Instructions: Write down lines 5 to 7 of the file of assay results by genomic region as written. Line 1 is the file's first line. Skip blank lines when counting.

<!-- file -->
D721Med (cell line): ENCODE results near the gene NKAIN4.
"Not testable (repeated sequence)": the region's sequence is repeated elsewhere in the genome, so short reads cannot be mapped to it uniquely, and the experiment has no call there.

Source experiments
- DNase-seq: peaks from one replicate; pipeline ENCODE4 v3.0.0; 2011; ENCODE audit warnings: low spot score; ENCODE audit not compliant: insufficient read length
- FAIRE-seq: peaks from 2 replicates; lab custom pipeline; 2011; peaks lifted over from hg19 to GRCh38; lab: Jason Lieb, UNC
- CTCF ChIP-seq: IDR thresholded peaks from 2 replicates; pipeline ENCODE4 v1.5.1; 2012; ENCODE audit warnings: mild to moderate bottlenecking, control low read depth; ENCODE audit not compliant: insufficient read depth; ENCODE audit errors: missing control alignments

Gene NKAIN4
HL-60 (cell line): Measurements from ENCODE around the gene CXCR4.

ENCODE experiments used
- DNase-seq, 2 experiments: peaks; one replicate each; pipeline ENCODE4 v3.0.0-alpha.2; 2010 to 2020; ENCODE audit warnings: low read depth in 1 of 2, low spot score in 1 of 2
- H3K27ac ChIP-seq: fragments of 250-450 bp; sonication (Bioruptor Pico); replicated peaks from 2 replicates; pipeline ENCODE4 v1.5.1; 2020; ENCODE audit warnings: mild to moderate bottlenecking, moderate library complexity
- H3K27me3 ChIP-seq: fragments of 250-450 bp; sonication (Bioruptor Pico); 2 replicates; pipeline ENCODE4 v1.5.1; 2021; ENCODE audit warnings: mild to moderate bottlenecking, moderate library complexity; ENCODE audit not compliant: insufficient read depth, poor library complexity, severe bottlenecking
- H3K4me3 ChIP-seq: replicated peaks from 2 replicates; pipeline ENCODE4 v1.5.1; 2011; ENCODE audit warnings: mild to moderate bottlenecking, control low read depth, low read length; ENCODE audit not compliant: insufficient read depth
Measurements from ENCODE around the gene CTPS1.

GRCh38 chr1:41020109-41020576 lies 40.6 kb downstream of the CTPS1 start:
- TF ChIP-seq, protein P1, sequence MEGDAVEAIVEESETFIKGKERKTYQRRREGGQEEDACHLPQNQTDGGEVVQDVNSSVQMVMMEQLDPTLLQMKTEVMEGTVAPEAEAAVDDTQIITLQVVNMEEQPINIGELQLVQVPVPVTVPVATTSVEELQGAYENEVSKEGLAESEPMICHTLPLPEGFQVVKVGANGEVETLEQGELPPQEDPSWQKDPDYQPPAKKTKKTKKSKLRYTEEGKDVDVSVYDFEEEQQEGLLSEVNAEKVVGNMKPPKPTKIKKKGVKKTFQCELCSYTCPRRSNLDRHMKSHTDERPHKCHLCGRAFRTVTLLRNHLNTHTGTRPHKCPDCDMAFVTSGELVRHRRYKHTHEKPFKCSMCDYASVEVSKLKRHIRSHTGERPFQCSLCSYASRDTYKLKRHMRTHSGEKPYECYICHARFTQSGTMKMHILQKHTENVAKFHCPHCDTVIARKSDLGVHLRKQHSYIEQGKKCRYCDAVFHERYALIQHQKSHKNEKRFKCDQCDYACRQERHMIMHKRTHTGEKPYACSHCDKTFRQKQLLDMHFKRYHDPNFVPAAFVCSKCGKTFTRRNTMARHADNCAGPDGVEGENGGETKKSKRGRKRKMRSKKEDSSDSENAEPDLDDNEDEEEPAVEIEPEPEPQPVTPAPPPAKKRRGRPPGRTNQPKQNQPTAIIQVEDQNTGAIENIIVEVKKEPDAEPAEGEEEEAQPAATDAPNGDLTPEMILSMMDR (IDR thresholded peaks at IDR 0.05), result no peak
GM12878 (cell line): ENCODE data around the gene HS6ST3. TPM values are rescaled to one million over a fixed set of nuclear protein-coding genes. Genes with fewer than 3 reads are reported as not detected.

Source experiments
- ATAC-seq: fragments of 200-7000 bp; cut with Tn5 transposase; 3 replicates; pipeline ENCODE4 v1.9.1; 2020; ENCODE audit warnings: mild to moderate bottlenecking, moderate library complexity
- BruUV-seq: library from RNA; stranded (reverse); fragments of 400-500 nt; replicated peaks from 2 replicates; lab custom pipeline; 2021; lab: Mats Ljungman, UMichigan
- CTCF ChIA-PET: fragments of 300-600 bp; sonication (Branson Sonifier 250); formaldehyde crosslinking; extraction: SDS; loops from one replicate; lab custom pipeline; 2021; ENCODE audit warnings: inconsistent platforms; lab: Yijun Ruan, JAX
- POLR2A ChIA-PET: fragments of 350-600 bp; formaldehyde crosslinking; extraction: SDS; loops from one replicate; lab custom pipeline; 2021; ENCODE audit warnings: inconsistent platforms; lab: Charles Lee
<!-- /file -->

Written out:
- FAIRE-seq: peaks from 2 replicates; lab custom pipeline; 2011; peaks lifted over from hg19 to GRCh38; lab: Jason Lieb, UNC
- CTCF ChIP-seq: IDR thresholded peaks from 2 replicates; pipeline ENCODE4 v1.5.1; 2012; ENCODE audit warnings: mild to moderate bottlenecking, control low read depth; ENCODE audit not compliant: insufficient read depth; ENCODE audit errors: missing control alignments

Gene NKAIN4